Auditor specialization, perceived audit quality, and audit fees in the local government audit market

Suzanne Lowensohn, Laurence E. Johnson, Randal J. Elder, Stephen P. Davies

Research output: Contribution to journalArticlepeer-review

94 Scopus citations


Prior governmental research implies a positive relation between auditor specialization and audit quality, but the effect of specialization on audit fees is mixed. However, no single governmental study investigates the effect of auditor specialization on both audit quality and audit fees. Also, prior studies focus on either large- or small audit firms and often employ indirect proxies for audit quality. We study the effects of auditor specialization on perceived audit quality and audit fees. Our data represent both Big 5 and smaller audit firms and include three market-based measures of specialization. We survey 241 Florida local government finance directors and find that specialization is positively associated with perceived audit quality but not with audit fees. We also find that Big 5 auditors, often used as a proxy for higher audit quality in prior research, are not uniformly associated with increased perceived audit quality but consistently charge higher audit fees. Our results confirm a relation between measures of audit firm specialization and audit quality and raise questions regarding audit firm size and audit quality in the municipal sector. Our findings suggest that engaging specialized auditors may be good policy for many local governments.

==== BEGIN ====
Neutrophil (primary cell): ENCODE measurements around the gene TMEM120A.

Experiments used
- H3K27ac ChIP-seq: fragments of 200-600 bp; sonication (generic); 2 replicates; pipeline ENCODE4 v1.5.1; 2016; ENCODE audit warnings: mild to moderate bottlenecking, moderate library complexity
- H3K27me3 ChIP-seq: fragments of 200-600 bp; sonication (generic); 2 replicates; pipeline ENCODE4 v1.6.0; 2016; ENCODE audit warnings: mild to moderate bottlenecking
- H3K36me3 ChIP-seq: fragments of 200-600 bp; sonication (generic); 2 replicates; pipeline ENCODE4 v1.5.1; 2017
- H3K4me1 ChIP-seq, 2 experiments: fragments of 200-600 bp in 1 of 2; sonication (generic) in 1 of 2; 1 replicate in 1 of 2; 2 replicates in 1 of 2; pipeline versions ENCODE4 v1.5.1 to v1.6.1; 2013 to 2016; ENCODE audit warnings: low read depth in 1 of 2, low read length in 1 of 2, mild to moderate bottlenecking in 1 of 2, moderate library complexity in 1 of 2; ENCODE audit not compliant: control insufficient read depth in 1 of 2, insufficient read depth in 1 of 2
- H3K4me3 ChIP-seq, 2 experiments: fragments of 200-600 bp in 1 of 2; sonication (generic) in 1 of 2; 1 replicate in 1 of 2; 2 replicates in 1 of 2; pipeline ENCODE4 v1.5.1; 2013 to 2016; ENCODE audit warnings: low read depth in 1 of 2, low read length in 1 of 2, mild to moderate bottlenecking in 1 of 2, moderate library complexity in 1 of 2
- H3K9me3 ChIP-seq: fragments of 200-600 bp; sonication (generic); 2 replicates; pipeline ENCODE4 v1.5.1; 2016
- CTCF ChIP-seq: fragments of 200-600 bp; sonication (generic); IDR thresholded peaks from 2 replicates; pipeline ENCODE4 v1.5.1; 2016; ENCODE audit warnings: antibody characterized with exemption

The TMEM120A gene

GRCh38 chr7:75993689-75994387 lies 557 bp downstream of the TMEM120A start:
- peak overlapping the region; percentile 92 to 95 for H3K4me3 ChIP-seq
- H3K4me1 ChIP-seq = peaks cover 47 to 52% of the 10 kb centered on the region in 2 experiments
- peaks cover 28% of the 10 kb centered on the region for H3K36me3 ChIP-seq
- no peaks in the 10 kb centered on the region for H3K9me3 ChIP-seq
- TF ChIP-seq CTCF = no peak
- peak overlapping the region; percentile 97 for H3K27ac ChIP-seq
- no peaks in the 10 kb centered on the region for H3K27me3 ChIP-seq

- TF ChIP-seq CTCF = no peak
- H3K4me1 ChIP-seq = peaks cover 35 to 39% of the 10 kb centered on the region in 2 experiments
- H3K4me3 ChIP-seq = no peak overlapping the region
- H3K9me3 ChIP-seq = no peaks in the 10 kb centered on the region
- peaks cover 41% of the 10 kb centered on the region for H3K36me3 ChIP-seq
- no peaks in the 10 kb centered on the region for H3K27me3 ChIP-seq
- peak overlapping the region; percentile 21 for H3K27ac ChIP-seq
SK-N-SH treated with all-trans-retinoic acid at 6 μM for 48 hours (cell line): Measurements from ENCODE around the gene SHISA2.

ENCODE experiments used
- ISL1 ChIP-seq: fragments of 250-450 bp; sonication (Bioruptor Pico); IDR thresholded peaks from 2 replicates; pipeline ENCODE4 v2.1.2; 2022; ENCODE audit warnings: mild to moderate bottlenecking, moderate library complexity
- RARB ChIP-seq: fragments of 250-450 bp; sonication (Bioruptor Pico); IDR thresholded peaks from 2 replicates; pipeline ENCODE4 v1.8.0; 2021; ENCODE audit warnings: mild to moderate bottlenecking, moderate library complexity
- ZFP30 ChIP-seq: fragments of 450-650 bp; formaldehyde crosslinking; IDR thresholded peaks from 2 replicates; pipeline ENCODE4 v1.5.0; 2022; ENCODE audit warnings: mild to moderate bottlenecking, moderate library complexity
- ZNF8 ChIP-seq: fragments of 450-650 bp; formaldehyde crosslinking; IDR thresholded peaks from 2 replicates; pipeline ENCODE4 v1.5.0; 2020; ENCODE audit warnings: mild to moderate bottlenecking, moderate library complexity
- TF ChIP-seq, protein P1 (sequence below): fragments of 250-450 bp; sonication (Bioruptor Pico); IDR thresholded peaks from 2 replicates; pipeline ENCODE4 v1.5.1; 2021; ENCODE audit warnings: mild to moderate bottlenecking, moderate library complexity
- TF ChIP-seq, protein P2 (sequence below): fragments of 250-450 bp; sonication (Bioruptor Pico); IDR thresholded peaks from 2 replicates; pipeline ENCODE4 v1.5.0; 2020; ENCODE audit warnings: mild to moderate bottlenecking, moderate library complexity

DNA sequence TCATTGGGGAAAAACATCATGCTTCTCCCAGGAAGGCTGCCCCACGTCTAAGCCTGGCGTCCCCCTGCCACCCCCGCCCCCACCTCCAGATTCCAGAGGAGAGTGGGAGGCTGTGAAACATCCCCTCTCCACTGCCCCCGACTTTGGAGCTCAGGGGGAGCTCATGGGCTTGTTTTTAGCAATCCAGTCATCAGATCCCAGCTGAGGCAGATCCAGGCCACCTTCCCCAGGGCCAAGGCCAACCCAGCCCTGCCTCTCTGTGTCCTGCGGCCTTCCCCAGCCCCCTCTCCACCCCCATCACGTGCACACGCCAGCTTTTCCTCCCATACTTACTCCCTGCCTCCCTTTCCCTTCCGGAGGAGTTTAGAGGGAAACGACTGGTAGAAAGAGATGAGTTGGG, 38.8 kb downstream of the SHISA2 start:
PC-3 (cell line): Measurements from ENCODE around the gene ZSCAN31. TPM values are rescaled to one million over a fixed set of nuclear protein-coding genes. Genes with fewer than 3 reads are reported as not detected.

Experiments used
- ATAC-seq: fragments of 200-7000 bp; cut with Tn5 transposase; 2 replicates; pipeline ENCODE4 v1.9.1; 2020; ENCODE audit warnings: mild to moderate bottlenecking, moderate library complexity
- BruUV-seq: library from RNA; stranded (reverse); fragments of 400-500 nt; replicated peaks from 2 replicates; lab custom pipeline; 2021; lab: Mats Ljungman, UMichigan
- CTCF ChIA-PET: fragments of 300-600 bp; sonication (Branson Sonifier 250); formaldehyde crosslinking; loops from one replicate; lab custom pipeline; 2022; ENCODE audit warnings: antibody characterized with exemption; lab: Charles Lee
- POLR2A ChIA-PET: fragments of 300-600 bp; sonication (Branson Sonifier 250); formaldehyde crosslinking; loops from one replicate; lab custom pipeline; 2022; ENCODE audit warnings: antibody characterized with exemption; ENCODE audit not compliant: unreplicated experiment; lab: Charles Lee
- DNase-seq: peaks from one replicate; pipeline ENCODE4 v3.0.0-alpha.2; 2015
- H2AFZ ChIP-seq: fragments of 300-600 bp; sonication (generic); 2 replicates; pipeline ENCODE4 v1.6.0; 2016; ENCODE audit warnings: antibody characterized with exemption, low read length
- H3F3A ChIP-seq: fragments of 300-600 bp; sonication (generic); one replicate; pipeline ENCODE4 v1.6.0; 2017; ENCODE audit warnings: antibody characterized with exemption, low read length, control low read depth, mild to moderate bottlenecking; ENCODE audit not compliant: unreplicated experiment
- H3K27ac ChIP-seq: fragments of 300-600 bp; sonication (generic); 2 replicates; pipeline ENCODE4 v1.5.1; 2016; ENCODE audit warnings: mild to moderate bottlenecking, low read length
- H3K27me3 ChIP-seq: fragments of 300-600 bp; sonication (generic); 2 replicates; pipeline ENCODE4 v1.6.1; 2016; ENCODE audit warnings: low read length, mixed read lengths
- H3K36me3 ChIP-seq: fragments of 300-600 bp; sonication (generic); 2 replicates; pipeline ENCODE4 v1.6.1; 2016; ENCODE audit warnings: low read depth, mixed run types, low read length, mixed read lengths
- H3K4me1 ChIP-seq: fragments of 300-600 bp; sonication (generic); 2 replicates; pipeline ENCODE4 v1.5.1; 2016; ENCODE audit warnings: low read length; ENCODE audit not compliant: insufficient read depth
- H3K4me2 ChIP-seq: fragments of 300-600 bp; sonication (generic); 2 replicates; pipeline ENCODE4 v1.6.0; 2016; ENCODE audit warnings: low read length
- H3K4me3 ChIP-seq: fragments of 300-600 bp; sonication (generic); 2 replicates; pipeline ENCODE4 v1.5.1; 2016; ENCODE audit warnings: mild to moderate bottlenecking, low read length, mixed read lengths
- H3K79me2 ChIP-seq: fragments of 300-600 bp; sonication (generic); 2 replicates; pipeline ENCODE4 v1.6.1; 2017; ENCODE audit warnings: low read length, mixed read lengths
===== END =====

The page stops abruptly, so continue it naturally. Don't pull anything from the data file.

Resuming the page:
Original languageEnglish (US)
Pages (from-to)705-732
Number of pages28
JournalJournal of Accounting and Public Policy
Issue number6
StatePublished - Nov 2007


  • Audit quality
  • Auditor specialization
  • Government audit market

ASJC Scopus subject areas

  • Accounting
  • Sociology and Political Science


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